Eye Movement Desensitization and Reprocessing (EMDR) is a therapy treatment that allows individuals to heal from the physical symptoms, sensations and emotional distress that are the result of disturbing life experiences (Shapiro, 1989a, 1989b). EMDR therapy facilitates the accessing and processing of traumatic memories to bring these to a resolution. EMDR therapy shows that the mind can heal from psychological trauma much as the body recovers from physical trauma. EMDR is an eight-phase treatment. Eye movements, hand-tapping or audio stimulation tapping are used throughout each phase of treatment. This is called bilateral stimulation. After the clinician has determined which memory to target first, she asks the client to hold different parts of that event or thought in mind and to use their eyes to track the therapist’s hand as it moves back and forth across the client’s field of vision. As this happens, subconscious processing occurs, memories arise and the clients begin to process this information and distressing feelings. In successful EMDR therapy, the meaning of painful events is transformed on an emotional level. Unlike talk therapy, the insights clients gain in EMDR therapy result not so much from clinician interpretation, but from the client’s own intellectual and emotional processes. After successful treatment with EMDR therapy, affective distress is relieved, negative beliefs are reformulated, and physiological arousal is reduced.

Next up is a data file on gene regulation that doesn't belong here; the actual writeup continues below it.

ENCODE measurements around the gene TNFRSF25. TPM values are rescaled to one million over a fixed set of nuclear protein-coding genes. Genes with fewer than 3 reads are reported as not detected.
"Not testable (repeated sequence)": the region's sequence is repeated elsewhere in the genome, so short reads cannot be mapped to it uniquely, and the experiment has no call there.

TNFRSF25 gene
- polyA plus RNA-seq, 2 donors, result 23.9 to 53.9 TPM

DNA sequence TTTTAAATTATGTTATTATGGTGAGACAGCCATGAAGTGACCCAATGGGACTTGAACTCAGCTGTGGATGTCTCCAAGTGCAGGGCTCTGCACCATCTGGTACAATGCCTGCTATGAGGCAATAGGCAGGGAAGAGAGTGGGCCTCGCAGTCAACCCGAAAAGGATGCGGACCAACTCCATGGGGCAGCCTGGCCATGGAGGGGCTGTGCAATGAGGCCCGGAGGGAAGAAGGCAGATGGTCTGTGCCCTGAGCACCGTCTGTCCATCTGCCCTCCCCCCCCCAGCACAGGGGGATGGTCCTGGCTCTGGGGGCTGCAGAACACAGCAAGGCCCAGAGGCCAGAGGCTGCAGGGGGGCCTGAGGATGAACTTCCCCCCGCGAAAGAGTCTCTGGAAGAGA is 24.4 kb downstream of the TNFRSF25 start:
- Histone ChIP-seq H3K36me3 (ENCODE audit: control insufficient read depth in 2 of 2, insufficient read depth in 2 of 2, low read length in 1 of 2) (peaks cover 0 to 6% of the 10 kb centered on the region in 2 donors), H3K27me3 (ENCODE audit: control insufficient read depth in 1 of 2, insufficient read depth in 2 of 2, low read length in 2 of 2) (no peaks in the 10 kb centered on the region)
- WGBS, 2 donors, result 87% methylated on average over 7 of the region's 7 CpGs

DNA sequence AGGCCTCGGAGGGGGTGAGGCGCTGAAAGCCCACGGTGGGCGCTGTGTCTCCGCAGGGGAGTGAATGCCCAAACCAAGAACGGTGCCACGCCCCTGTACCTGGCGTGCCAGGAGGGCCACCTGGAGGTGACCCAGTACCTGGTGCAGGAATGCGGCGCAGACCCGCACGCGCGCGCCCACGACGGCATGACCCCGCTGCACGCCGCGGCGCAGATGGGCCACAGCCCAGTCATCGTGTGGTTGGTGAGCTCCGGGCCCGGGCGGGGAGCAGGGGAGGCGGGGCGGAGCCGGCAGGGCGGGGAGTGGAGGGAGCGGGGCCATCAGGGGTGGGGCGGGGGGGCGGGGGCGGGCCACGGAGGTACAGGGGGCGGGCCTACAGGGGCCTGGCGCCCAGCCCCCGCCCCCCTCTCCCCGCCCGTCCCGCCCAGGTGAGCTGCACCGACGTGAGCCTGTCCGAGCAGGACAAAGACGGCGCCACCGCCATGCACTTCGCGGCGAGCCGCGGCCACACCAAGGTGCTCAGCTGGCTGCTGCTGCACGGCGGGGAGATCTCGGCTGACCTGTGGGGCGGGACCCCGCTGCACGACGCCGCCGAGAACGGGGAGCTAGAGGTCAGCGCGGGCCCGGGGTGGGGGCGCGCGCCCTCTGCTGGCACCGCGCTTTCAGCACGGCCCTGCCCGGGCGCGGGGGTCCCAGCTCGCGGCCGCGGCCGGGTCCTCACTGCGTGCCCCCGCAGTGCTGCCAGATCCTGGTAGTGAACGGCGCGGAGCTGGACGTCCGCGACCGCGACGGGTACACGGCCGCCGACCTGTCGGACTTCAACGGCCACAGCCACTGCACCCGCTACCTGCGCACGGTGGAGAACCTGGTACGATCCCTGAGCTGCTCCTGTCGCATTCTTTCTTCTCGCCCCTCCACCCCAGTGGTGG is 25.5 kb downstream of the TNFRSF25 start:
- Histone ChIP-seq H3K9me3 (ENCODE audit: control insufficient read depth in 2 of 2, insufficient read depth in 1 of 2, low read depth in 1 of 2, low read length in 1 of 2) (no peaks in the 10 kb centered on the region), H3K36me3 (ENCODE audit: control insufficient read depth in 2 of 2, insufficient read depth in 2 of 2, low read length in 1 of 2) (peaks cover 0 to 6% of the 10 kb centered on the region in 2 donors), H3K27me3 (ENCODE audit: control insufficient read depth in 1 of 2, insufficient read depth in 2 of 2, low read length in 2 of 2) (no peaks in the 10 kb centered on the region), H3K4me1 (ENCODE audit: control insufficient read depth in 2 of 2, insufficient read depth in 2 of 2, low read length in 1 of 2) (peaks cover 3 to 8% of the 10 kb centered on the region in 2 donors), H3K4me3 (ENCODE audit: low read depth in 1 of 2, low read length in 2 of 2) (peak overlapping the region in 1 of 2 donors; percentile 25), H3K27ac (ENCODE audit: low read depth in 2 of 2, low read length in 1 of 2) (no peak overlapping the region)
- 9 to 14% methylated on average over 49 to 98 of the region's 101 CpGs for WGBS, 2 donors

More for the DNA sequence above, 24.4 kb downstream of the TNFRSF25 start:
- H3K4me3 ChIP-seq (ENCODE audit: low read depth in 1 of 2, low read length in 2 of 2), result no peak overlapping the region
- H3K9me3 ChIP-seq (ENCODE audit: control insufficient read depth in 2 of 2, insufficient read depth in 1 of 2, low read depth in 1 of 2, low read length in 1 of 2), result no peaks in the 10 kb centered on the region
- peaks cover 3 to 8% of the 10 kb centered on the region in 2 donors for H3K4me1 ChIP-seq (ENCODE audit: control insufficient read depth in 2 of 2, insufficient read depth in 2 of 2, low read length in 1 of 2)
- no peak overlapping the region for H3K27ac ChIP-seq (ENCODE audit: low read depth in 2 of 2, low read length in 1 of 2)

EMDR therapy focuses on the past, present, and future. Focus is given to past distressful memories and related events. Additionally, attention is given to current situations that cause distress, and to developing the coping skills and belief systems needed for the future. The phases of EMDR are listed below:
Phase 1: history-taking session(s) and treatment planning
Phase 2: grounding, safety, stabilization (goal is to teach stress reduction techniques for the client to use during EMDR therapy and between sessions)
Phases 3-6: target memory is identified and processed using EMDR therapy procedures and bilateral stimulation
Phase 7: closure
Phase 8: The next session begins with phase eight. Phase eight consists of examining the progress made thus far, including all related historical events, current situations that elicit distress, and future events that will require processing.
Research has shown that symptom desensitization can occur within four-12 sessions, depending on the intensity of a person’s symptomology.
If you or your loved one is impacted by PTSD and the symptoms related and is inquiring about EMDR therapy, please contact Advantage Mental Health for further information and treatment options.
Shapiro, 2001 (2016). EMDR Institute, Inc., Eye Movement Desensitization & Reprocessing